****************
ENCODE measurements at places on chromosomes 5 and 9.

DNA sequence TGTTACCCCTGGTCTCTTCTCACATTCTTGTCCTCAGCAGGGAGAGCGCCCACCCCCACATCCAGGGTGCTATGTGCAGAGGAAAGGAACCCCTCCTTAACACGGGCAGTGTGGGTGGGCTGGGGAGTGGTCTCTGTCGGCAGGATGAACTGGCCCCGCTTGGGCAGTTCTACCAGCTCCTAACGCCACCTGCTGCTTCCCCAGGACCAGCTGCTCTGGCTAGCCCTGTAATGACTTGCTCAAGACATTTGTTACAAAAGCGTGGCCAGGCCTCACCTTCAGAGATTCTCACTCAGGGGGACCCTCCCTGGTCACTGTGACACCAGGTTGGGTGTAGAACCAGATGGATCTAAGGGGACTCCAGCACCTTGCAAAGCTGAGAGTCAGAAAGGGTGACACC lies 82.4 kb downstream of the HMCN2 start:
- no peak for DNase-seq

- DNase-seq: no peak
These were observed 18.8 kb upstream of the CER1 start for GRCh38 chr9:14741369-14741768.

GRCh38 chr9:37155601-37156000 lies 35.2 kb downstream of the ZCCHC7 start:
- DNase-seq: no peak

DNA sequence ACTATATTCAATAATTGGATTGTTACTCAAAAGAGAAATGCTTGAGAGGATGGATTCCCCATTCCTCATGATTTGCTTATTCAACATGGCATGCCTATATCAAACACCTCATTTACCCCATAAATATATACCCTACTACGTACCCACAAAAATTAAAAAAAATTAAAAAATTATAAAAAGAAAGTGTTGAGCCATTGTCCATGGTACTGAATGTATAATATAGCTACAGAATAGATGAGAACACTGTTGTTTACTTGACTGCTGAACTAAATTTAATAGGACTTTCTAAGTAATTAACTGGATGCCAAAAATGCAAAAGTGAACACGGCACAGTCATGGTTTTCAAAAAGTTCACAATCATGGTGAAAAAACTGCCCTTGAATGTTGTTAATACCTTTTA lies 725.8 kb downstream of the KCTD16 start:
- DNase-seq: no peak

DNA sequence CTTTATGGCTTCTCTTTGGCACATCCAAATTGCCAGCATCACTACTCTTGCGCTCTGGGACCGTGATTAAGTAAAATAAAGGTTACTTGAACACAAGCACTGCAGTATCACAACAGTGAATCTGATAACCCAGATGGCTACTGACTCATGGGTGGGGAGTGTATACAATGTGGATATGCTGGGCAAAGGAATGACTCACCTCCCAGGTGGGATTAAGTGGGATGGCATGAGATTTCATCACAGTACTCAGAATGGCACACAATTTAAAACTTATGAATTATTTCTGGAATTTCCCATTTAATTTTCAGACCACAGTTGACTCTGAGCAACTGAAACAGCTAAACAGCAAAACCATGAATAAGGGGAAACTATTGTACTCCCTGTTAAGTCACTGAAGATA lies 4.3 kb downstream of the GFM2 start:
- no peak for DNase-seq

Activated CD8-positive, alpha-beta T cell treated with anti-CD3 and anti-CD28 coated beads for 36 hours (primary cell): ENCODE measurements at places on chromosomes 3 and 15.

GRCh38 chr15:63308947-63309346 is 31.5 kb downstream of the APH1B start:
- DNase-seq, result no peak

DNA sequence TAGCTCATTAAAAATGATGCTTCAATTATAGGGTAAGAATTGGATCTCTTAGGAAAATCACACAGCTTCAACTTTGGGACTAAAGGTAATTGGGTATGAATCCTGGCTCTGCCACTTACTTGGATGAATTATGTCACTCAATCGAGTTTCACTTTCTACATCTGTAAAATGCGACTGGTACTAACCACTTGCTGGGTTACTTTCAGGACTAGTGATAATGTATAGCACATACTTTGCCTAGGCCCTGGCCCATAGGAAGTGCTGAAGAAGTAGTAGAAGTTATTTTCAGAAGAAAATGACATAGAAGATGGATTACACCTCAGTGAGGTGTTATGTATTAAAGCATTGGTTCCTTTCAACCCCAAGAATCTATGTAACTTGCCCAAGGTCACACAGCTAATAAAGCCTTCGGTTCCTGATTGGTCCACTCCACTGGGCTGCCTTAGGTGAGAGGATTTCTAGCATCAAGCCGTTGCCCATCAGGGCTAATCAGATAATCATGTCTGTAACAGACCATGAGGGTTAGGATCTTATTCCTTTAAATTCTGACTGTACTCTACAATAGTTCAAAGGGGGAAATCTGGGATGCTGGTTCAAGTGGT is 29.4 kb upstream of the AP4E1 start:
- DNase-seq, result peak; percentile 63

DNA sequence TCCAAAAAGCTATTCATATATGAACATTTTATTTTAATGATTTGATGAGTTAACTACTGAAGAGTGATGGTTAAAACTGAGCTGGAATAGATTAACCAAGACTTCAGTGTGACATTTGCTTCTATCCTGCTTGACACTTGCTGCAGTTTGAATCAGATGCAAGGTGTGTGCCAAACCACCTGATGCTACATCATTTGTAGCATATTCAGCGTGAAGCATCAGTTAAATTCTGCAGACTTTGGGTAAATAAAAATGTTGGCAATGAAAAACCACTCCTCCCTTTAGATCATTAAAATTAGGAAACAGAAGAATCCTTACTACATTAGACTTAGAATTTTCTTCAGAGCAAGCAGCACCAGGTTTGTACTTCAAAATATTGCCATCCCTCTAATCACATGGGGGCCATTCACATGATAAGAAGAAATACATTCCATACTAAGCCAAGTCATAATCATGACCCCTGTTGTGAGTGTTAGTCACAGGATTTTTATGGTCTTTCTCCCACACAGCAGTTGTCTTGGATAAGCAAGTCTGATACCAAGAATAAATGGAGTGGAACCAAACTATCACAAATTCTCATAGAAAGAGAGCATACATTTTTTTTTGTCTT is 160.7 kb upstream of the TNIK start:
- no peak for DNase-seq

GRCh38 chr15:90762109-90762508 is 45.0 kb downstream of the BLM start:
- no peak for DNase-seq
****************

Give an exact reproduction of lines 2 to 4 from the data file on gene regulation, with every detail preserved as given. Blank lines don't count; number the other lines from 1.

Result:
DNA sequence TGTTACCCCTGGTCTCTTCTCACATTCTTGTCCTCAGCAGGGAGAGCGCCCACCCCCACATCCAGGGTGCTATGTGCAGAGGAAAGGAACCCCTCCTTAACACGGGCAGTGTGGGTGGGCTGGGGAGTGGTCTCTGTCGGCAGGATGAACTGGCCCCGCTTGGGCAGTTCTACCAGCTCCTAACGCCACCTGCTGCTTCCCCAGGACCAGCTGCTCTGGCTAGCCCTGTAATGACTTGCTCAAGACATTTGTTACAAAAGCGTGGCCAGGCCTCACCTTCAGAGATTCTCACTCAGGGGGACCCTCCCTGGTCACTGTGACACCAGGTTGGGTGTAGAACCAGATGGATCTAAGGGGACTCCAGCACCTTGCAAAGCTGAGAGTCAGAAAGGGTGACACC lies 82.4 kb downstream of the HMCN2 start:
- no peak for DNase-seq

- DNase-seq: no peak